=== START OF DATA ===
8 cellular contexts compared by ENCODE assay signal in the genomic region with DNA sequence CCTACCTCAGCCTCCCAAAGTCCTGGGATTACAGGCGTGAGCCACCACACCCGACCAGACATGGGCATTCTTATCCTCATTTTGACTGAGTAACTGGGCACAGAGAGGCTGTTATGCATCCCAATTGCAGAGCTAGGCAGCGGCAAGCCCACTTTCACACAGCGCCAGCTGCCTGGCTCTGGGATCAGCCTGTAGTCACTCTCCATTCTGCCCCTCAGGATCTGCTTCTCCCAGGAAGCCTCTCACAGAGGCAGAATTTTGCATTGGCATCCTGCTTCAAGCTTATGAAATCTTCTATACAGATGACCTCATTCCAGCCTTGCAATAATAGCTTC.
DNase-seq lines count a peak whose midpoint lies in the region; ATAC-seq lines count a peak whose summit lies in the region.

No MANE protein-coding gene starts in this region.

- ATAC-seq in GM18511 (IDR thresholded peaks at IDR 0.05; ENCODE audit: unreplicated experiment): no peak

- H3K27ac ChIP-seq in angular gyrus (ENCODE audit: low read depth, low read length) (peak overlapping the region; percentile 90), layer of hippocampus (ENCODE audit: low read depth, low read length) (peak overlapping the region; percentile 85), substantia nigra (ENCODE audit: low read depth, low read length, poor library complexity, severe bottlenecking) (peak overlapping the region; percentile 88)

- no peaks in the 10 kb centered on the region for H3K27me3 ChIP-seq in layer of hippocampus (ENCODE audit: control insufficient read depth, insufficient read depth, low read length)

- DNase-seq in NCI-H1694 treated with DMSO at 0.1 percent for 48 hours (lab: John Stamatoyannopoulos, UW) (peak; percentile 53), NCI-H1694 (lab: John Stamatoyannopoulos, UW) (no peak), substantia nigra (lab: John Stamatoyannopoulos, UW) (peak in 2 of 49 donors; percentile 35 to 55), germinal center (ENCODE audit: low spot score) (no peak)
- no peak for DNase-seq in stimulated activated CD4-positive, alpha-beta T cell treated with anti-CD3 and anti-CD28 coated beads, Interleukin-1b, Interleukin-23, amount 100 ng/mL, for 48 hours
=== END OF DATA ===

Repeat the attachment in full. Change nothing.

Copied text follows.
8 cellular contexts compared by ENCODE assay signal in the genomic region with DNA sequence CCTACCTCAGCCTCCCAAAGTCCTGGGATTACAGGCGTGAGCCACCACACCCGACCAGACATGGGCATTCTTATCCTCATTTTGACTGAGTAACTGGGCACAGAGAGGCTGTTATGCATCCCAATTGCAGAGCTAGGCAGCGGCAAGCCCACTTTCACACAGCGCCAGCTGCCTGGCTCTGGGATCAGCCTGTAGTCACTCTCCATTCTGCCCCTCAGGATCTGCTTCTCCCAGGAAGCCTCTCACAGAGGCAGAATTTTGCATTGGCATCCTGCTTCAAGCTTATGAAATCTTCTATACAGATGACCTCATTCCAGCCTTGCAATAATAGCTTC.
DNase-seq lines count a peak whose midpoint lies in the region; ATAC-seq lines count a peak whose summit lies in the region.

No MANE protein-coding gene starts in this region.

- ATAC-seq in GM18511 (IDR thresholded peaks at IDR 0.05; ENCODE audit: unreplicated experiment): no peak

- H3K27ac ChIP-seq in angular gyrus (ENCODE audit: low read depth, low read length) (peak overlapping the region; percentile 90), layer of hippocampus (ENCODE audit: low read depth, low read length) (peak overlapping the region; percentile 85), substantia nigra (ENCODE audit: low read depth, low read length, poor library complexity, severe bottlenecking) (peak overlapping the region; percentile 88)

- no peaks in the 10 kb centered on the region for H3K27me3 ChIP-seq in layer of hippocampus (ENCODE audit: control insufficient read depth, insufficient read depth, low read length)

- DNase-seq in NCI-H1694 treated with DMSO at 0.1 percent for 48 hours (lab: John Stamatoyannopoulos, UW) (peak; percentile 53), NCI-H1694 (lab: John Stamatoyannopoulos, UW) (no peak), substantia nigra (lab: John Stamatoyannopoulos, UW) (peak in 2 of 49 donors; percentile 35 to 55), germinal center (ENCODE audit: low spot score) (no peak)
- no peak for DNase-seq in stimulated activated CD4-positive, alpha-beta T cell treated with anti-CD3 and anti-CD28 coated beads, Interleukin-1b, Interleukin-23, amount 100 ng/mL, for 48 hours